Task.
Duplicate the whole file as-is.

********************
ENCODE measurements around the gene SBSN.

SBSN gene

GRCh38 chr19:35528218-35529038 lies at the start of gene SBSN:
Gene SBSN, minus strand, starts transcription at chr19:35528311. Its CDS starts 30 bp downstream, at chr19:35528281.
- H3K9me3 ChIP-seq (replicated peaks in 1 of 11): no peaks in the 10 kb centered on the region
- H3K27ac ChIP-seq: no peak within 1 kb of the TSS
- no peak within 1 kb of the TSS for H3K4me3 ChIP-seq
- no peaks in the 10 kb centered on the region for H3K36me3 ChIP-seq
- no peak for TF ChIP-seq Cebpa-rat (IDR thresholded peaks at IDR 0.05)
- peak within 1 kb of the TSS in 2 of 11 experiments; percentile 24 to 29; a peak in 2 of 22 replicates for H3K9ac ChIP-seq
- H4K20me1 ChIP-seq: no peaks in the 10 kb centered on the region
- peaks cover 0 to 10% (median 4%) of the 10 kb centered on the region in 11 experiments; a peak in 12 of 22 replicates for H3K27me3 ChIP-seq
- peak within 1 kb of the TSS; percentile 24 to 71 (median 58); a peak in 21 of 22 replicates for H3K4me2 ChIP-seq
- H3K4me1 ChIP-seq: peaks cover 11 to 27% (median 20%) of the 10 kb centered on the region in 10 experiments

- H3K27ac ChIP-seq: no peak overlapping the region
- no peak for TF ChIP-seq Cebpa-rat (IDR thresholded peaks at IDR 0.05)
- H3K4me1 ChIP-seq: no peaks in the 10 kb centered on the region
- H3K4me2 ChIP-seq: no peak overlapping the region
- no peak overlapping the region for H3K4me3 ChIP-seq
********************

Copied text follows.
ENCODE measurements around the gene SBSN.

SBSN gene

GRCh38 chr19:35528218-35529038 lies at the start of gene SBSN:
Gene SBSN, minus strand, starts transcription at chr19:35528311. Its CDS starts 30 bp downstream, at chr19:35528281.
- H3K9me3 ChIP-seq (replicated peaks in 1 of 11): no peaks in the 10 kb centered on the region
- H3K27ac ChIP-seq: no peak within 1 kb of the TSS
- no peak within 1 kb of the TSS for H3K4me3 ChIP-seq
- no peaks in the 10 kb centered on the region for H3K36me3 ChIP-seq
- no peak for TF ChIP-seq Cebpa-rat (IDR thresholded peaks at IDR 0.05)
- peak within 1 kb of the TSS in 2 of 11 experiments; percentile 24 to 29; a peak in 2 of 22 replicates for H3K9ac ChIP-seq
- H4K20me1 ChIP-seq: no peaks in the 10 kb centered on the region
- peaks cover 0 to 10% (median 4%) of the 10 kb centered on the region in 11 experiments; a peak in 12 of 22 replicates for H3K27me3 ChIP-seq
- peak within 1 kb of the TSS; percentile 24 to 71 (median 58); a peak in 21 of 22 replicates for H3K4me2 ChIP-seq
- H3K4me1 ChIP-seq: peaks cover 11 to 27% (median 20%) of the 10 kb centered on the region in 10 experiments

- H3K27ac ChIP-seq: no peak overlapping the region
- no peak for TF ChIP-seq Cebpa-rat (IDR thresholded peaks at IDR 0.05)
- H3K4me1 ChIP-seq: no peaks in the 10 kb centered on the region
- H3K4me2 ChIP-seq: no peak overlapping the region
- no peak overlapping the region for H3K4me3 ChIP-seq